I am configuring a Linux work station that will be used by a small number of users (20-30). These users will belong to a small set of groups (5-10) with each user belonging to at least one group and potentially multiple groups. On the work station there are files that should only be writeable by members of a particular group. Each file is only writeable by members of one group so standard Linux permissions should work just fine. I have two questions.

Who should own the files that already exist? I was thinking either root or creating a set of dummy users corresponding to the groups. Is there a better choice that I am missing? It seems like this is unlikely a unique situation so I was hoping there was a standard convention.

The second question is where should I put the files. If I made dummy users I could create subdirectories in /home/. If root owns the files do I go with /srv/groups/ or maybe `/share/? Again is there a convention?

2 Answers 2


Who should own the files that already exist? I was thinking either root or creating a set of dummy users corresponding to the groups.

Leaving them owned root but belonging to a common group, presuming the files are masked 0002 (i.e., are group writable) has a little bit of an advantage in terms of preventing them from becoming accidentally reowned if you create users to match the groups and the people who are in the groups can log in as that user. I'm referring to accident here because of course a malicous user in the group will just be able to delete the files in any case. But if they are owned root (or any other user that is not the group), then while someone in the group can still write to them (and thus delete them), they won't be able to reown or modify the permissions such that other members of the group won't be able to subsequently access the file.

Using a group but no fixed owner (i.e., files can be owned by anyone, but should be in the correct group with group permissions) has an advantage if users will be creating files (see below).

Creating new users just to match the groups will probably create more potential problems than it actually solves. If using group permissions works, stick with that. You can also create a little command for the superuser:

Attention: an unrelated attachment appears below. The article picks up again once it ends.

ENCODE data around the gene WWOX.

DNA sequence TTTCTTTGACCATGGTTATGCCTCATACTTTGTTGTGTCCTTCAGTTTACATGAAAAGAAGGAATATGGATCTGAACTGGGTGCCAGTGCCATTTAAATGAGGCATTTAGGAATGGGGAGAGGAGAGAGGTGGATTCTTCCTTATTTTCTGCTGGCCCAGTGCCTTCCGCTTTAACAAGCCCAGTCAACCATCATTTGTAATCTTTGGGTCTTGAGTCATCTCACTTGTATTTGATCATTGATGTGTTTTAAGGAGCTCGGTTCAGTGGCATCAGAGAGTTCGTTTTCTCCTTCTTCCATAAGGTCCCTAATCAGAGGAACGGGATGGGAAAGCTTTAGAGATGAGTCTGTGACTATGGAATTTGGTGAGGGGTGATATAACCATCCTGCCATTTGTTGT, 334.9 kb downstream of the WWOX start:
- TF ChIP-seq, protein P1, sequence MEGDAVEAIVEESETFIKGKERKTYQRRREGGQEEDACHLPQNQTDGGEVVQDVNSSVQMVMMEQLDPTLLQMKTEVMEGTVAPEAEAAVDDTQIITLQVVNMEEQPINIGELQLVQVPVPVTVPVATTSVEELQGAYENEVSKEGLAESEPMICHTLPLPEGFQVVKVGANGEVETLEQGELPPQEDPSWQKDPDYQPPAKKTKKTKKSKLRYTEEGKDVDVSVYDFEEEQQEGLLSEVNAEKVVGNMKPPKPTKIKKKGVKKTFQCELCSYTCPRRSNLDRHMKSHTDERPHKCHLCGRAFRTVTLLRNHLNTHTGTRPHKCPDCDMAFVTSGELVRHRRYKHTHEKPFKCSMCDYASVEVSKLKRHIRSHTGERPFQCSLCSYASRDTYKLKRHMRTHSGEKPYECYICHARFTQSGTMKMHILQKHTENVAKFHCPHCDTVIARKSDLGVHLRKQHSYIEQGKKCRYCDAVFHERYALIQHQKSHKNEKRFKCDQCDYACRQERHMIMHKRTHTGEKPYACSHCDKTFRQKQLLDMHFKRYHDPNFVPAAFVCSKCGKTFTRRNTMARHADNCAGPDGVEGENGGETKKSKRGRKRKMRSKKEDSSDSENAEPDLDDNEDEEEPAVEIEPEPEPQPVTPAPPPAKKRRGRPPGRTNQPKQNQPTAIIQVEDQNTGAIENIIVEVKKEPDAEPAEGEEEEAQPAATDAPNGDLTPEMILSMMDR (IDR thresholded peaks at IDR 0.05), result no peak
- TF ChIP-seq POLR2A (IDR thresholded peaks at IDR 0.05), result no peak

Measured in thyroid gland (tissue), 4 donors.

chown -R root:groupx $1
chmod -R g+w $1

And use it foo /some/directory. This will ensure everything in the tree is owned root, with group groupx, and group writable.

There is a potential problem using root as the owner if root then adds the setuid bit to a file, but I believe only owner can do that. If you are really worried, create a dummy user -- but not one that matches the group. One that has no privileges but no one can use.

There is one further issue with users creating new files, which by default will be owned by them. They will be able to change it to the correct group, which will make the file accessible to others, but they won't be able to change the owner. For that reason, and because people may forget, you may want to run foo /some/directory at regular intervals or opportune moments (e.g. when no one is logged in, since changing the ownership may affect software which has the file open).

Taking the last paragraph into account, you could just say the owner does not matter at all, only the group is important. In that case the foo command should use:

chgrp -R groupx $1

instead of chown.

where should I put the files

Creating a /home/groupx is absolutely fine even if groupx is a group and not a user. The only potential issue would be if you then go and create a user with the same name -- but you don't want that anyway. Put the files there and foo /home/groupx.

If you don't want users to be able to create files, set the directory 755. They will still be able to modify files owned by their group.


Usually, in this situation, the files will be owned by whoever saved them last (or whoever created them, if they're being edited with a program that modifies the existing file rather than creating a new version). If you're creating a set of initial files, I would leave them owned by your account, unless you're seeding data for a group that you don't belong to, in which case root is as good as any. But it's no big deal.

There is no widely-held convention for data that is neither part of the system (/usr, /var, /bin, /sbin, /lib, /etc) nor users' home directories (/home). You can make other directories under /home, or you can put them elsewhere. /srv is in principle for data used by servers, but as the system administrator, you're free to put whatever you want there. /net/MACHINENAME is a popular choice for “miscellaneous data stored on MACHINENAME” on networks where machines export filesystems to each other.

  • @goldilocks Yeah, ok. Edited. May 10, 2014 at 13:08
  • "if they're being edited with a program that modifies the existing file rather than creating a new version" I would guess practically all software falls into the former category, since otherwise it would fail when working on a writable file in a directory without write permissions. I.e., files tend to remain owned by whoever created them, and modifying them should pretty much never affect that.
    – goldilocks
    May 10, 2014 at 13:14
  • Okay -- but if the part of the strategy (create a new file when possible, otherwise modify) hinges on recreating the original ownership (this is what happens experientially) then the end result is the same: the file will remain owned by the original creator, and not the user editing it. I think software that does not follow that pattern (i.e., changes owners on write) would be eccentric.
    – goldilocks
    May 10, 2014 at 13:29
  • @goldilocks Most unix variants do not allow giving away a file (only root can chown). Software that changes owner when saving a file is quite common. May 10, 2014 at 13:32

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